By @SimonCocking review of The Medici Effect, With a New Preface and Discussion Guide: What Elephants and Epidemics Can Teach Us About Innovation, by Frans Johansson and Teresa Amabile. Available from Amazon here.
Why do so many world-changing insights come from people with little or no related experience? Charles Darwin was a geologist when he proposed the theory of evolution. And it was an astronomer who finally explained what happened to the dinosaurs.
Frans Johansson’s The Medici Effect shows how breakthrough ideas most often occur when we bring concepts from one field into a new, unfamiliar territory and offers examples of how we can turn the ideas we discover into path-breaking innovations.
Clayton M. Christensen, bestselling author of The Innovator’s Dilemma, has described The Medici Effectas “one of the most insightful books about managing innovation I have ever read. Its assertion that breakthrough principles of creativity occur at novel intersections is an enduring principle of creativity that should guide innovators in every field.”
For a book first published in 2004 it has aged surprisingly well. It’s first insights, almost 15 years ago now, were relevant enough to launch a whole consulting career for its author. The new foreword also provides an interesting catch up in how things played out for him since publishing the first edition. Briefly summarised you could say it’s basically about bringing together disparate elements to look at conventional problems from unconventional angles. If the idea seems self-evident in some ways this may be because the idea has been so powerful, and so widely accepted that what was once a brilliant insight, is now accepted as almost a commonplace concept. Except of course at the time, it wasn’t a common way to look at the world.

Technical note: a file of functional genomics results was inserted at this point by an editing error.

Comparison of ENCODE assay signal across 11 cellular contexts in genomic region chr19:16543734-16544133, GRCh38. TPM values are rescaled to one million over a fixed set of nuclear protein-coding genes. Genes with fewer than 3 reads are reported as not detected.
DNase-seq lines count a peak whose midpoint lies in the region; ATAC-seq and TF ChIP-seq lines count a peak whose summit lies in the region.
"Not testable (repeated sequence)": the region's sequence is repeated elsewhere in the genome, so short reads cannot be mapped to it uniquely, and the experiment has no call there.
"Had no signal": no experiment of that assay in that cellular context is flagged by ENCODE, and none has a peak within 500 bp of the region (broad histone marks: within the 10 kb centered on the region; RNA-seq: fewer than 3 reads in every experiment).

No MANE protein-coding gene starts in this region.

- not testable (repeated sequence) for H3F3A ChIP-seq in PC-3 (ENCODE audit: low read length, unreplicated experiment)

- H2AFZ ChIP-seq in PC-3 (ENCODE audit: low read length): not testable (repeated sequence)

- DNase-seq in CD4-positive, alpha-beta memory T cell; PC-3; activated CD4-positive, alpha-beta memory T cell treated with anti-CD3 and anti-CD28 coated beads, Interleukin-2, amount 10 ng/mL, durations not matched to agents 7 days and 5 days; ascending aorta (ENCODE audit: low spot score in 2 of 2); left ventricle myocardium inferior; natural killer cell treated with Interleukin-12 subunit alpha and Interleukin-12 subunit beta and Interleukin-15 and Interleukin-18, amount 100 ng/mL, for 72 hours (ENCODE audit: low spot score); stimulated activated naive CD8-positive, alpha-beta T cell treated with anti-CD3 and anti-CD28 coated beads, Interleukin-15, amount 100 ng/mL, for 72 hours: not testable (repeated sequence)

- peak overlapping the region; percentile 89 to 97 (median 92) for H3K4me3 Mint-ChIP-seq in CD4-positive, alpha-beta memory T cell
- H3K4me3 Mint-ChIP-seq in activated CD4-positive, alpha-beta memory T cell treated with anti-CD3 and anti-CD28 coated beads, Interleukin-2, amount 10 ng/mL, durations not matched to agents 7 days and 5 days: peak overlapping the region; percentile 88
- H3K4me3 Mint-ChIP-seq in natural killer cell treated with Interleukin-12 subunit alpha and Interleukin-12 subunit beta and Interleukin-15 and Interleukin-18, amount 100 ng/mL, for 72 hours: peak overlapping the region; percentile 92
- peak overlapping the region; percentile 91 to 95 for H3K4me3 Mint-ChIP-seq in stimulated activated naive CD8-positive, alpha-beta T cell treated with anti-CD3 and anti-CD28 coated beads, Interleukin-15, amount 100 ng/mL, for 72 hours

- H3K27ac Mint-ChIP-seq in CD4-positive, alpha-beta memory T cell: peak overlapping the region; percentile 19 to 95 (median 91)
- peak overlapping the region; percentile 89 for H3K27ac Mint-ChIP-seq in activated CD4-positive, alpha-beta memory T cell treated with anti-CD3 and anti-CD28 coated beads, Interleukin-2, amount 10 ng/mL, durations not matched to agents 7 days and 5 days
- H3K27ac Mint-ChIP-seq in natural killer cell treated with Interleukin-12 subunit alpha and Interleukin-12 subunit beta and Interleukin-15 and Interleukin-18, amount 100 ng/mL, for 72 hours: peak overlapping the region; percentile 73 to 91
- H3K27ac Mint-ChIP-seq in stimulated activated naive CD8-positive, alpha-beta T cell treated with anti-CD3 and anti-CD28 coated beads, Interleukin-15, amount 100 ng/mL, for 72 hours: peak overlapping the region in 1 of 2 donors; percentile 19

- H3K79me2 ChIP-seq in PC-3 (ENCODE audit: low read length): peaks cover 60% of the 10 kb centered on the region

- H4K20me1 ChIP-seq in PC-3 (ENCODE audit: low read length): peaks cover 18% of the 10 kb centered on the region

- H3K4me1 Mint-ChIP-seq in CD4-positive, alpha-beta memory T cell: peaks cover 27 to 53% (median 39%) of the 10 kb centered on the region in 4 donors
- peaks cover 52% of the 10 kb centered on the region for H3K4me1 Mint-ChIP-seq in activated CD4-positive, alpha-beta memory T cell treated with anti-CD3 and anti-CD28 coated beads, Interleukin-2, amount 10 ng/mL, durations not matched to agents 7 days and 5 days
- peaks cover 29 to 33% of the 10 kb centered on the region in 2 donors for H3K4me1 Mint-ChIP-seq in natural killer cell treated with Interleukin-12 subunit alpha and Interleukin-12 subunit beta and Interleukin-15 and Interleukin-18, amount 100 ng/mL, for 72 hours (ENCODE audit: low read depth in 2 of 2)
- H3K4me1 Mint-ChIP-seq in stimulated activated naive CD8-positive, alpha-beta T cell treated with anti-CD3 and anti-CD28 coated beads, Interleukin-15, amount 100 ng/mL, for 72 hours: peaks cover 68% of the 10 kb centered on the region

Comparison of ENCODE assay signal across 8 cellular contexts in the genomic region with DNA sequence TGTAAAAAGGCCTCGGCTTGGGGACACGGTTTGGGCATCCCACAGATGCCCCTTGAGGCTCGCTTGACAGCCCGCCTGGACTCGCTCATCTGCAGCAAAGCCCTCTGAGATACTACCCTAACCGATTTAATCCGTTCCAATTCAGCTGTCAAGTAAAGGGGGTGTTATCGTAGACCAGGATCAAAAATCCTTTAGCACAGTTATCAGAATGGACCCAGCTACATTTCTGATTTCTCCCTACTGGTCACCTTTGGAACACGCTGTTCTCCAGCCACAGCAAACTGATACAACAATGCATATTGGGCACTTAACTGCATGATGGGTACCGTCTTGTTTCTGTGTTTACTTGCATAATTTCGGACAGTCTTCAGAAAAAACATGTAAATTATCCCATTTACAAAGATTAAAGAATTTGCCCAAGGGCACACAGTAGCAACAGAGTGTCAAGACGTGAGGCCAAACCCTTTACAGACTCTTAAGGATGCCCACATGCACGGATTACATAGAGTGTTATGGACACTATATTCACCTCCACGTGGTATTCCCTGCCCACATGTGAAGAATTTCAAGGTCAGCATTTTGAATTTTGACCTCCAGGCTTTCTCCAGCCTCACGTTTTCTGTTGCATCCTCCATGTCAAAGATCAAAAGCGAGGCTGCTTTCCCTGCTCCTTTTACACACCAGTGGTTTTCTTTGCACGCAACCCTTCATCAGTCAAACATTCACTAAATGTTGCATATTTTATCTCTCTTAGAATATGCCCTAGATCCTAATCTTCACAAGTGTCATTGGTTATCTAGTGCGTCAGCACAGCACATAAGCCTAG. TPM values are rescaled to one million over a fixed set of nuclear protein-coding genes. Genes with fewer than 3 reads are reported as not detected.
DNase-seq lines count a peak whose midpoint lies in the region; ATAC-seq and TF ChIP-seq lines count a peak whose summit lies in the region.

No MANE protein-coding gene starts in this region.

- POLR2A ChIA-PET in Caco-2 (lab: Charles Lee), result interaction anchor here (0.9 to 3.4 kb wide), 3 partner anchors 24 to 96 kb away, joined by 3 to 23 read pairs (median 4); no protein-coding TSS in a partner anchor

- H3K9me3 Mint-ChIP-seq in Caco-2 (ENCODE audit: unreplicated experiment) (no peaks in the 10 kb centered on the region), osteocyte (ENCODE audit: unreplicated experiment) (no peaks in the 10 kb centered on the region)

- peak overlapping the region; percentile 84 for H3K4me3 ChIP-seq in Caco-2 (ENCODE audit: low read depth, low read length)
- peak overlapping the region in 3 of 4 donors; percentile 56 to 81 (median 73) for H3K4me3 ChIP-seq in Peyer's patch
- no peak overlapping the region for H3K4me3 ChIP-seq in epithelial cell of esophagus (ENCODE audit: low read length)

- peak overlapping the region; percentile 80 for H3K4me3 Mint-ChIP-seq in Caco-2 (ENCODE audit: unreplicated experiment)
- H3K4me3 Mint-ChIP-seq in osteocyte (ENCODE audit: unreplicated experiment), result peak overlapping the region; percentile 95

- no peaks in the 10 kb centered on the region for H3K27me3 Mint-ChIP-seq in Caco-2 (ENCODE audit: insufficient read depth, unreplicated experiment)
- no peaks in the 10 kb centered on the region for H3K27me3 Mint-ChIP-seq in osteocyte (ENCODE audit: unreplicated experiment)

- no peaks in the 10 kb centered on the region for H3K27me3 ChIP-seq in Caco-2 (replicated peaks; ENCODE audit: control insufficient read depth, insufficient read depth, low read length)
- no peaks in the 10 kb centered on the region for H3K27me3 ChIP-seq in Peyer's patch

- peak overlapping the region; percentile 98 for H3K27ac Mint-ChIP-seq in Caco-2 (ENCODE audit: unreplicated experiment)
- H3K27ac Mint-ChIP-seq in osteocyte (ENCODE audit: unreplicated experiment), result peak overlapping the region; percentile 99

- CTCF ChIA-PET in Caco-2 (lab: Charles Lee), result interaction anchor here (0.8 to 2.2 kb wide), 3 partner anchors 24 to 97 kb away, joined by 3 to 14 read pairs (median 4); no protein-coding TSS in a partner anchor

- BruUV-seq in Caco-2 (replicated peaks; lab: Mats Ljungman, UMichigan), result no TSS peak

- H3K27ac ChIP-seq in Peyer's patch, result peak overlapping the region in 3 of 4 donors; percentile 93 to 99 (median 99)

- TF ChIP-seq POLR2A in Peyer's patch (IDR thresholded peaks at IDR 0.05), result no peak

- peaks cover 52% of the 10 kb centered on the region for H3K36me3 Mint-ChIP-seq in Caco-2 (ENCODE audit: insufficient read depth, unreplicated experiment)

As mentioned earlier the examples cited have not aged too badly, so they can still provide inspiration to keep mixing things up and being open to look at things differently. Thinking outside the box maybe something between a truism and a cliche now, but a book like this can still be a refreshing thoughtful book to read.